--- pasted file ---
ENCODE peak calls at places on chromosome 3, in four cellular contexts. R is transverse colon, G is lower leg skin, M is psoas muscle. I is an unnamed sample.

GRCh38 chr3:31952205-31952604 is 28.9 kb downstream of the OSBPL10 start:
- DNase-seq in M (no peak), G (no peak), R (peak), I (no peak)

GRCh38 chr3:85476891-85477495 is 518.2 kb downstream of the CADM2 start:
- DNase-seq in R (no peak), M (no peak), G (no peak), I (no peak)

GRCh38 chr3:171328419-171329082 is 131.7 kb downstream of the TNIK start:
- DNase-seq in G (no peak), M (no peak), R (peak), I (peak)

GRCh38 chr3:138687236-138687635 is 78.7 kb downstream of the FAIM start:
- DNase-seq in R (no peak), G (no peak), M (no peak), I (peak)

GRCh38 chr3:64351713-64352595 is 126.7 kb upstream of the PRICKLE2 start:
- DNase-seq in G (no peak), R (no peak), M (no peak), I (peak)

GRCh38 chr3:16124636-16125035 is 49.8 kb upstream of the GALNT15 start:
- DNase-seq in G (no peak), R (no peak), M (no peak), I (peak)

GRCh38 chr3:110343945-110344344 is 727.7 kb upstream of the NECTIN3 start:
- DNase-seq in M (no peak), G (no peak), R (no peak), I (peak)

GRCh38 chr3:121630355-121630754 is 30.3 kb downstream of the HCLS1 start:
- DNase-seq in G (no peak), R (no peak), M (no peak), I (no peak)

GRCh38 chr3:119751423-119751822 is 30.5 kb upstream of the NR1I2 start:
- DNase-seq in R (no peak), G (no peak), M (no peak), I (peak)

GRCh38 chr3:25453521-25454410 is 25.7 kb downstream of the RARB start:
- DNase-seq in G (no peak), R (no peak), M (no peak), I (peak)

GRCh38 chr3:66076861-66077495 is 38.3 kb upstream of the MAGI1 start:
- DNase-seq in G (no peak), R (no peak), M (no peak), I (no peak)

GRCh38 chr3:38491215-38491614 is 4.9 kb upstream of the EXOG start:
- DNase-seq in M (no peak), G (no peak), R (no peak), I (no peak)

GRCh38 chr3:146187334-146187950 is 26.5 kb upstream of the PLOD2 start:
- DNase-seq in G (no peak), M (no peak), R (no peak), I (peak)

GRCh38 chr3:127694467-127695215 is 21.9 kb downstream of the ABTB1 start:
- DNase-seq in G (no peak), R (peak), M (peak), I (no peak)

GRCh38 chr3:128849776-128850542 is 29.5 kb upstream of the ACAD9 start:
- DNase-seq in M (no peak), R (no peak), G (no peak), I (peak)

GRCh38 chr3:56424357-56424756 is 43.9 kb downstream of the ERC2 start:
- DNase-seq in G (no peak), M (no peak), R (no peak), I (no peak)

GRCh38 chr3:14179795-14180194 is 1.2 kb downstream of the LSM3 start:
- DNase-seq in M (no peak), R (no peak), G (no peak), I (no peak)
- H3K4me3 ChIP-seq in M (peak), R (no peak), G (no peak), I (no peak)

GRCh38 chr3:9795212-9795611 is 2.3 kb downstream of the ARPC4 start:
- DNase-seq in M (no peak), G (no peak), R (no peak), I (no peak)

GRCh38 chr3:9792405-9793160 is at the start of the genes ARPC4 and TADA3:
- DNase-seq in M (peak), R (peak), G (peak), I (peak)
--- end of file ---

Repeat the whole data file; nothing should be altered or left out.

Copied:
ENCODE peak calls at places on chromosome 3, in four cellular contexts. R is transverse colon, G is lower leg skin, M is psoas muscle. I is an unnamed sample.

GRCh38 chr3:31952205-31952604 is 28.9 kb downstream of the OSBPL10 start:
- DNase-seq in M (no peak), G (no peak), R (peak), I (no peak)

GRCh38 chr3:85476891-85477495 is 518.2 kb downstream of the CADM2 start:
- DNase-seq in R (no peak), M (no peak), G (no peak), I (no peak)

GRCh38 chr3:171328419-171329082 is 131.7 kb downstream of the TNIK start:
- DNase-seq in G (no peak), M (no peak), R (peak), I (peak)

GRCh38 chr3:138687236-138687635 is 78.7 kb downstream of the FAIM start:
- DNase-seq in R (no peak), G (no peak), M (no peak), I (peak)

GRCh38 chr3:64351713-64352595 is 126.7 kb upstream of the PRICKLE2 start:
- DNase-seq in G (no peak), R (no peak), M (no peak), I (peak)

GRCh38 chr3:16124636-16125035 is 49.8 kb upstream of the GALNT15 start:
- DNase-seq in G (no peak), R (no peak), M (no peak), I (peak)

GRCh38 chr3:110343945-110344344 is 727.7 kb upstream of the NECTIN3 start:
- DNase-seq in M (no peak), G (no peak), R (no peak), I (peak)

GRCh38 chr3:121630355-121630754 is 30.3 kb downstream of the HCLS1 start:
- DNase-seq in G (no peak), R (no peak), M (no peak), I (no peak)

GRCh38 chr3:119751423-119751822 is 30.5 kb upstream of the NR1I2 start:
- DNase-seq in R (no peak), G (no peak), M (no peak), I (peak)

GRCh38 chr3:25453521-25454410 is 25.7 kb downstream of the RARB start:
- DNase-seq in G (no peak), R (no peak), M (no peak), I (peak)

GRCh38 chr3:66076861-66077495 is 38.3 kb upstream of the MAGI1 start:
- DNase-seq in G (no peak), R (no peak), M (no peak), I (no peak)

GRCh38 chr3:38491215-38491614 is 4.9 kb upstream of the EXOG start:
- DNase-seq in M (no peak), G (no peak), R (no peak), I (no peak)

GRCh38 chr3:146187334-146187950 is 26.5 kb upstream of the PLOD2 start:
- DNase-seq in G (no peak), M (no peak), R (no peak), I (peak)

GRCh38 chr3:127694467-127695215 is 21.9 kb downstream of the ABTB1 start:
- DNase-seq in G (no peak), R (peak), M (peak), I (no peak)

GRCh38 chr3:128849776-128850542 is 29.5 kb upstream of the ACAD9 start:
- DNase-seq in M (no peak), R (no peak), G (no peak), I (peak)

GRCh38 chr3:56424357-56424756 is 43.9 kb downstream of the ERC2 start:
- DNase-seq in G (no peak), M (no peak), R (no peak), I (no peak)

GRCh38 chr3:14179795-14180194 is 1.2 kb downstream of the LSM3 start:
- DNase-seq in M (no peak), R (no peak), G (no peak), I (no peak)
- H3K4me3 ChIP-seq in M (peak), R (no peak), G (no peak), I (no peak)

GRCh38 chr3:9795212-9795611 is 2.3 kb downstream of the ARPC4 start:
- DNase-seq in M (no peak), G (no peak), R (no peak), I (no peak)

GRCh38 chr3:9792405-9793160 is at the start of the genes ARPC4 and TADA3:
- DNase-seq in M (peak), R (peak), G (peak), I (peak)